Cat's Reviews > The Sandman, Vol. 4: Season of Mists

The Sandman, Vol. 4 by Neil Gaiman
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May 24, 12

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Read from May 11 to 24, 2012

This is my first experience of the Sandman series, and I would definitely read more. I feel like my graphic novel reading chops need improving; I find myself looking at the text or the pictures and need to find a more comprehensive way to attend to both. But that being said, Gaiman's sly sense of humor comes through in this book alongside a larger, darker vision. The ending of this volume is very creepy and actually reminiscent (for me, anyway) of Foucault's thesis in Discipline and Punish: The Birth of the Prison about the shift from external ideas of damnation and punishment to internalized self-regulation and the promise of the penal system to reform the subject (discipline). That was a cool if disturbing resonance of the resolution, which I won't say more about for fear of spoilers.

The dramatization of gods from multiple pantheons (Christian, Norse, Egyptian, invented, Shakespearean Fairies, etc.) is one of Gaiman's real gifts, as can be seen in American Gods and Anansi Boys. He has fun with the imaginative intermingling, the anachronistic dialogue (how would these gods express themselves in a contemporary setting and idiom?); and the power struggles. Thus, the plot of this volume (gods and demons jockeying to be the Lord of Hell because Lucifer's given it up) allows Gaiman to highlight the heightened characters and supernatural hijinks that he does best. Also, I think what Gaiman describes beautifully in Anansi Boys--the simultaneity of being a person, an animal, and an archetype or divinity--inheres in the genre here. Where better than comics to picture characters at once individually human, uncannily animal-like (Batman, Spiderman, etc.), and yet archetypal?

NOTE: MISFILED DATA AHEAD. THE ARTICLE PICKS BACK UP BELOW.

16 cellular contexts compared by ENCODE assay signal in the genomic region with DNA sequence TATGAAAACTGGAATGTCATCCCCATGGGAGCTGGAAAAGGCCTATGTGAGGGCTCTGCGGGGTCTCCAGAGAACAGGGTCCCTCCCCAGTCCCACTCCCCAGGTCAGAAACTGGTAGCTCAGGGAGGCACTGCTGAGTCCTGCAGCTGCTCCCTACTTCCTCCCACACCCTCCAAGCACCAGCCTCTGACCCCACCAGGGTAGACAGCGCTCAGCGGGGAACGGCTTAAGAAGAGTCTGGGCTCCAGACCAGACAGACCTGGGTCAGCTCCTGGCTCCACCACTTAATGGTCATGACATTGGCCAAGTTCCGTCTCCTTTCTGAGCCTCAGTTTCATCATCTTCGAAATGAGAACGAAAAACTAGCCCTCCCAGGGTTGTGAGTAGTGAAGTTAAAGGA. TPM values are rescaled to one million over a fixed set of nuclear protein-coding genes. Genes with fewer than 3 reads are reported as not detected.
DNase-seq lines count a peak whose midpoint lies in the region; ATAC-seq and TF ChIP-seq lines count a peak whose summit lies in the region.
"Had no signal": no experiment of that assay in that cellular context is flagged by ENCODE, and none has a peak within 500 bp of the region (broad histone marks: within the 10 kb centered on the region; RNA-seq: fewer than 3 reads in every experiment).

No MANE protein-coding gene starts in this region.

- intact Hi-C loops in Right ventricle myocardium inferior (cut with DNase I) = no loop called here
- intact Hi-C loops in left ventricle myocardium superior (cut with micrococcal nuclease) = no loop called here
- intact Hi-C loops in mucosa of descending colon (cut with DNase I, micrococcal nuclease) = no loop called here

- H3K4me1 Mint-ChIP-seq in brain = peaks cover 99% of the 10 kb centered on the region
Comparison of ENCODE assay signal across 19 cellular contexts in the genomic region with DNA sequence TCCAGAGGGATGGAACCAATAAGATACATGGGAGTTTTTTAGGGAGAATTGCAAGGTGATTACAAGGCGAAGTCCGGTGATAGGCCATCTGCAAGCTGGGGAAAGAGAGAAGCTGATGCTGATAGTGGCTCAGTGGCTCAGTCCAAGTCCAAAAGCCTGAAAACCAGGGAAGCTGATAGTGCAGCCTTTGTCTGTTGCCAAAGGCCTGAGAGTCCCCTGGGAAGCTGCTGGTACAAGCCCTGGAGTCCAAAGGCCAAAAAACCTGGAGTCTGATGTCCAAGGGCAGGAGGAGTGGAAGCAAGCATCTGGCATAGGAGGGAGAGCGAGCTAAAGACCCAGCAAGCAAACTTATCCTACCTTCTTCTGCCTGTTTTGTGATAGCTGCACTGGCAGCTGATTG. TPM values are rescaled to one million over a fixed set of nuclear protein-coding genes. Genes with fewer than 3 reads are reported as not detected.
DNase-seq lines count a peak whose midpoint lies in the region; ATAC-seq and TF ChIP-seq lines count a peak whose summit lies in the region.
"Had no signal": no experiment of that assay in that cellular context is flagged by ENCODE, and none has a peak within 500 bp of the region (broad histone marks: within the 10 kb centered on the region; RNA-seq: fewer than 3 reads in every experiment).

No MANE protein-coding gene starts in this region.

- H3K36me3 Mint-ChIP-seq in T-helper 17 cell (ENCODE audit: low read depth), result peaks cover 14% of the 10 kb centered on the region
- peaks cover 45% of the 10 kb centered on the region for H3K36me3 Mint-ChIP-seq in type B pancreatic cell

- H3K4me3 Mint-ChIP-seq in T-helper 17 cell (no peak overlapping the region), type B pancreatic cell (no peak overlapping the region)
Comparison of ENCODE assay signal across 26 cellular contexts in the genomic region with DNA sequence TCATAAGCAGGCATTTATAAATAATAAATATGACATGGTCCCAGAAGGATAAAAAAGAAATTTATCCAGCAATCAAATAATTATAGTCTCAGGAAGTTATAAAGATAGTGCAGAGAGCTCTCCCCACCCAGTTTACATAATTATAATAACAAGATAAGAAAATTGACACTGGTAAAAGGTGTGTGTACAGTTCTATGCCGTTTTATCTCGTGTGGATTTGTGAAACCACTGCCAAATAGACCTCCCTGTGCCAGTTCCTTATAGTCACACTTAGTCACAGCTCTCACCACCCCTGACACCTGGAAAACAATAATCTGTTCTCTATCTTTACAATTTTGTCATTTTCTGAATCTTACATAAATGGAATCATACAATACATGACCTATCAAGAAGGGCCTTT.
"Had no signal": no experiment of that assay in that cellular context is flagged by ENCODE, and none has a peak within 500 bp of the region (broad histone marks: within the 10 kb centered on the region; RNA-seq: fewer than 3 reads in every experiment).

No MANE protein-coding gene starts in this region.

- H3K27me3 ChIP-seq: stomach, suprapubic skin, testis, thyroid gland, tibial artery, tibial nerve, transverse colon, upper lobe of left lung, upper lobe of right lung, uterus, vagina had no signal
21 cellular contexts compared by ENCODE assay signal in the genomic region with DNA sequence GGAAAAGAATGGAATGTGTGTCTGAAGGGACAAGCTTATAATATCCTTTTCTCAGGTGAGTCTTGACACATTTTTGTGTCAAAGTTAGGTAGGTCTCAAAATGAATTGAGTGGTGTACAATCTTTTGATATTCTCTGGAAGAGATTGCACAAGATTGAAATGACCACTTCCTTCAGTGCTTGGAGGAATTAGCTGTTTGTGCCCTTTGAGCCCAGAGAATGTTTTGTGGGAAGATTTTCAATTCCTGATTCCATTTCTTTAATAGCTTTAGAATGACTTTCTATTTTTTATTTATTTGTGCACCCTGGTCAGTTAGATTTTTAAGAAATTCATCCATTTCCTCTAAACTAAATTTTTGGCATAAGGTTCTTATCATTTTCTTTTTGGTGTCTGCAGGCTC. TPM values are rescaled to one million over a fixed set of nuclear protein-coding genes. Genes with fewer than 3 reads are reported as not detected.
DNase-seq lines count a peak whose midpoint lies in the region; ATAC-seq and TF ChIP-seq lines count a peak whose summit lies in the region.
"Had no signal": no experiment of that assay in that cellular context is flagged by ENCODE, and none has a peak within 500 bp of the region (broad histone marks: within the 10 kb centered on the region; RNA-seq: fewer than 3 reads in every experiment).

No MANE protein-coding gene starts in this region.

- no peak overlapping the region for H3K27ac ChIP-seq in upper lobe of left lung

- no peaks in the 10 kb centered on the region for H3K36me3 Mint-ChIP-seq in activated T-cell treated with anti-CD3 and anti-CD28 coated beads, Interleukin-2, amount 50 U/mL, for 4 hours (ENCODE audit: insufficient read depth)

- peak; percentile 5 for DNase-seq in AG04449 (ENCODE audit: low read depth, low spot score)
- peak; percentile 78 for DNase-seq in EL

My favorite character was, of course, Bast, the Egyptian cat goddess. Gaiman appreciates the intrepidness and elegance of cats, as he shows elsewhere in stories and blog posts. Sometimes, the episodes within the volume felt a bit chaotic and shapeless to me, and some of the humor didn't work for me (Thor and Jemmy often fell flat for me), hence the three-star rating. I did really like the one installment that seems a total excursus set in a British boarding school that becomes haunted and hellish (perhaps, Gaiman implies, it already was) when Lucifer sets the demons and ghosts free from his realm.
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